A new poll finds former Prime Minister Margaret Thatcher, the “Iron Lady” and conservative icon, was the most influential woman in the last 200 years. Thatcher, who died in 2013 at age 87, occupied Number 10 Downing Street between 1979 and 1990.
The survey of 2,000 people was carried out to mark the 200th anniversary of Scottish Widows, who worked with historian and author Dr Suzannah Lipscomb to name the women who have been most influential in shaping society.
“Of course, I am obstinate in defending our liberties and our law. That is why I carry a big handbag.” She once said. “If you want something said, ask a man; if you want something done, ask a woman.”
Meanwhile, physicist and Nobel Laureate Marie Curie, Queen Elizabeth II, Diana, Princess of Wales, and suffragette Emmeline Pankhurst came in second through fifth, respectively. Rosa Parks, an African-American civil rights activist, came in at ninth and was the highest-ranked American woman.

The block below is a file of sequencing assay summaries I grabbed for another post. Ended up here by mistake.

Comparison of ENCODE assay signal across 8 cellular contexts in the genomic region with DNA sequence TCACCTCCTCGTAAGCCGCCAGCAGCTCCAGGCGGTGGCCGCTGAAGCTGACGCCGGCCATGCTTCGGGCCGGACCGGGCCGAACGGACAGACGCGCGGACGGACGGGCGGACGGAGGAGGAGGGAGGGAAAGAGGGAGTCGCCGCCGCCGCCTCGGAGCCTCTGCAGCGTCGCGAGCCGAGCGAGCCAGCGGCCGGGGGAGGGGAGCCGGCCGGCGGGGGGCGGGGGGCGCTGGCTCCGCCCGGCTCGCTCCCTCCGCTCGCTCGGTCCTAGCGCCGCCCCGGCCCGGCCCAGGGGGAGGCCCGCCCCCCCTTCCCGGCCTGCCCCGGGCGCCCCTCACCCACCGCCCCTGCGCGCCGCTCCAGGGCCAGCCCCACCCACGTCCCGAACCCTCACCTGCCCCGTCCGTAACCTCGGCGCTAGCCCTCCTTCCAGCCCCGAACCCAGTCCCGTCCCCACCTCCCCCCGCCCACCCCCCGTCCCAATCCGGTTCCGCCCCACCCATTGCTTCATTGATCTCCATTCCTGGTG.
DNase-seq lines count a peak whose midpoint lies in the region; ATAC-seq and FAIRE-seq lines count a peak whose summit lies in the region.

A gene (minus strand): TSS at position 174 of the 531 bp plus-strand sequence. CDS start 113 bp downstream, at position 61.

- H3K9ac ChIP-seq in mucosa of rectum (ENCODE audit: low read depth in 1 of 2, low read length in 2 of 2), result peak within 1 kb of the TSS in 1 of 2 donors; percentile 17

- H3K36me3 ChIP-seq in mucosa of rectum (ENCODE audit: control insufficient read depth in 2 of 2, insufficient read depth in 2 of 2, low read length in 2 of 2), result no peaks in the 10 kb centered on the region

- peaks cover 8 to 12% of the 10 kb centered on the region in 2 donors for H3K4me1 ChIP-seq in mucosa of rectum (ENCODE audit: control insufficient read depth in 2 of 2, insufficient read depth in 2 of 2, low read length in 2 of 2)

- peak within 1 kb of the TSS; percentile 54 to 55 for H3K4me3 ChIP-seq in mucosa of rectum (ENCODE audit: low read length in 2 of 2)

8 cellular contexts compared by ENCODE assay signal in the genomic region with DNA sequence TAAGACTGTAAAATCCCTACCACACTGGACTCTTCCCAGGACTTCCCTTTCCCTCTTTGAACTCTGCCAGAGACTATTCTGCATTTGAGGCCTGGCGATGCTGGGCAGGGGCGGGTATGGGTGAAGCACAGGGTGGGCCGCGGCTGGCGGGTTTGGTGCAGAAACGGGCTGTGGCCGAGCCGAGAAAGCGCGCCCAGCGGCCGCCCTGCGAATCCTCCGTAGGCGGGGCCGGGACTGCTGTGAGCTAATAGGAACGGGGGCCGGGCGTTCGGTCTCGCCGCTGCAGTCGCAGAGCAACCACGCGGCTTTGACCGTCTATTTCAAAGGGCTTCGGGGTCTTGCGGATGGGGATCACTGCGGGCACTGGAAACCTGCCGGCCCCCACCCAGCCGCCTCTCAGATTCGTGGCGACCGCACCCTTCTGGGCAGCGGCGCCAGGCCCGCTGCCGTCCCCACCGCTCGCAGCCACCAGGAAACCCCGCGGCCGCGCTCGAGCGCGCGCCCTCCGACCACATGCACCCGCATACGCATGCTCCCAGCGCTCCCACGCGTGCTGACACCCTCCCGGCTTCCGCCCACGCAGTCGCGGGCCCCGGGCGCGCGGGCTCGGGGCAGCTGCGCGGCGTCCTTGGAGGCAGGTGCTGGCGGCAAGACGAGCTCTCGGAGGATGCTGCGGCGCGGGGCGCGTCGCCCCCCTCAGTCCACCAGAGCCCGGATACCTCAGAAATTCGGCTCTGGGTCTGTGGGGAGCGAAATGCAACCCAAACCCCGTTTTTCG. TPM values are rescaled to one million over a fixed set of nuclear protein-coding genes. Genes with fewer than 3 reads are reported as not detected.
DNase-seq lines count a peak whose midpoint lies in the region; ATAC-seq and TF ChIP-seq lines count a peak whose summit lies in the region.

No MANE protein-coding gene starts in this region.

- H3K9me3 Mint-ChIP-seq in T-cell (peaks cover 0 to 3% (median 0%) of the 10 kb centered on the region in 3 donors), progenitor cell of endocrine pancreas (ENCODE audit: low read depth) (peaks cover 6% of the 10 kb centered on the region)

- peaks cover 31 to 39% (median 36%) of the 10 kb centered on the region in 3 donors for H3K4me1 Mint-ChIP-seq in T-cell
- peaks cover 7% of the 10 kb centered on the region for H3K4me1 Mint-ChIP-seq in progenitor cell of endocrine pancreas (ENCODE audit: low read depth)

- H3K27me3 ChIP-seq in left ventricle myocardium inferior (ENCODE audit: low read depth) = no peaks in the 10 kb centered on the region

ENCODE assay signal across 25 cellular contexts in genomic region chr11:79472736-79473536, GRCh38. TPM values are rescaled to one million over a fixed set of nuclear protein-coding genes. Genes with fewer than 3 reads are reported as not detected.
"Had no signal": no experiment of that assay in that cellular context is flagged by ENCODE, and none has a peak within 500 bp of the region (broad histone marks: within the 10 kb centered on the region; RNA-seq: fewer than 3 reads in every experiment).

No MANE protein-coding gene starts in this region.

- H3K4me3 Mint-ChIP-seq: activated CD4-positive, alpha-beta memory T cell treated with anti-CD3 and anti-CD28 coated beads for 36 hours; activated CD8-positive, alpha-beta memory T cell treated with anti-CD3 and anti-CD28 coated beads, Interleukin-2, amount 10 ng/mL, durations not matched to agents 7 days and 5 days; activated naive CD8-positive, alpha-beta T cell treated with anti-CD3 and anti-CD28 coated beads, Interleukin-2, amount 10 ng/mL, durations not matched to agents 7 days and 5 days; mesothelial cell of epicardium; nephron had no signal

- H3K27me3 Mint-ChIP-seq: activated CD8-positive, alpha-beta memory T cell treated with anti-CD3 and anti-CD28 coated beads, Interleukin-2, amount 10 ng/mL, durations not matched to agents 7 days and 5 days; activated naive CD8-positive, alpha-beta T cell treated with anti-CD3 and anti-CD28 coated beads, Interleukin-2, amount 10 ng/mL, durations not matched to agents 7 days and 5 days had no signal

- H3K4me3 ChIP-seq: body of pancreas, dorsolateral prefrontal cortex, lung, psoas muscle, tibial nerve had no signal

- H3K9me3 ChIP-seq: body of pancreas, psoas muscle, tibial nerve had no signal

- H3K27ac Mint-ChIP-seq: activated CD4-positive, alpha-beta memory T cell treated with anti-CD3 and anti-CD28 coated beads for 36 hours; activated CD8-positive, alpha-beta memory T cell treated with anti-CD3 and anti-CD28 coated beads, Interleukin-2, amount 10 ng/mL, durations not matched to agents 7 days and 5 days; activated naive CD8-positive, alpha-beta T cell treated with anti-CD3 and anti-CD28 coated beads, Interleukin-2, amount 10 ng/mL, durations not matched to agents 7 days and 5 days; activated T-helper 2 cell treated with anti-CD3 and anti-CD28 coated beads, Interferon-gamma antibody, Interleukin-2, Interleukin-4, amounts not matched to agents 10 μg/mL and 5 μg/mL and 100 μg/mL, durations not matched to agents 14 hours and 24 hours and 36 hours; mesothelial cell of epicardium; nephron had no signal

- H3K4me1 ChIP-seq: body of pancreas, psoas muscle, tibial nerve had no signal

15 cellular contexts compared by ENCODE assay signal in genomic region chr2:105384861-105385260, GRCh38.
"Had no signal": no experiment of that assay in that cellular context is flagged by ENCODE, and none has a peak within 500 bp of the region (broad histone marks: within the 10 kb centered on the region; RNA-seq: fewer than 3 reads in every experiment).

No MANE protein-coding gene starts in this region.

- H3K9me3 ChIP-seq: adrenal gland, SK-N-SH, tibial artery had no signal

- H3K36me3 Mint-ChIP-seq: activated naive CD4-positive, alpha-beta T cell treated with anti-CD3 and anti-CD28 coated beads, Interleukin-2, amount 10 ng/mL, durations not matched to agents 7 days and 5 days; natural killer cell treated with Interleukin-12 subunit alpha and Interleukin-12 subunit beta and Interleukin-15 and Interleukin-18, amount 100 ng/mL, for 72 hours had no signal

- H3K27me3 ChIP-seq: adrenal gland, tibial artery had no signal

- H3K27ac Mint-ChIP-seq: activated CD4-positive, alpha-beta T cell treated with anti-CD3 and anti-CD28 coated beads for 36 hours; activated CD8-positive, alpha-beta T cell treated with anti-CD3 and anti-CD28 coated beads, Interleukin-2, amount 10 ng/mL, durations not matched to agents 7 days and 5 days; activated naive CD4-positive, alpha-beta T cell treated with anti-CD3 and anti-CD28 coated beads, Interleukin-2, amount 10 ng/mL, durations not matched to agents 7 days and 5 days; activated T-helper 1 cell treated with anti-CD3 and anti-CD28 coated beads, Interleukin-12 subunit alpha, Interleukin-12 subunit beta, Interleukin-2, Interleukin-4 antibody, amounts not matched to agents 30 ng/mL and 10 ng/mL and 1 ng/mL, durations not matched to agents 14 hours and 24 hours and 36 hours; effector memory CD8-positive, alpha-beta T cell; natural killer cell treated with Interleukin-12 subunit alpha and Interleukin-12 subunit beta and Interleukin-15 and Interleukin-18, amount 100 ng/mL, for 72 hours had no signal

“The top 10 is an impressive list of women – each of them was or has been responsible for or overseen real change, but in addition nearly every one of them has some symbolic importance beyond their own person,” Dr Lipscomb said. “What’s evident overall is that the women chosen are not flashes in the pan. Thatcher, Pankhurst, Curie are women who can be referred to by one name. They have been chosen because they were and are game-changers. This is the definition of influential that emerges.”
Thatcher rose from being the daughter of a grocer from Lincolnshire to the longest-serving British Prime Minister of the 20th century. She still is the only woman to have held the office.
“Being powerful is like being a lady,” she once said. “If you have to tell people you are, you aren’t.”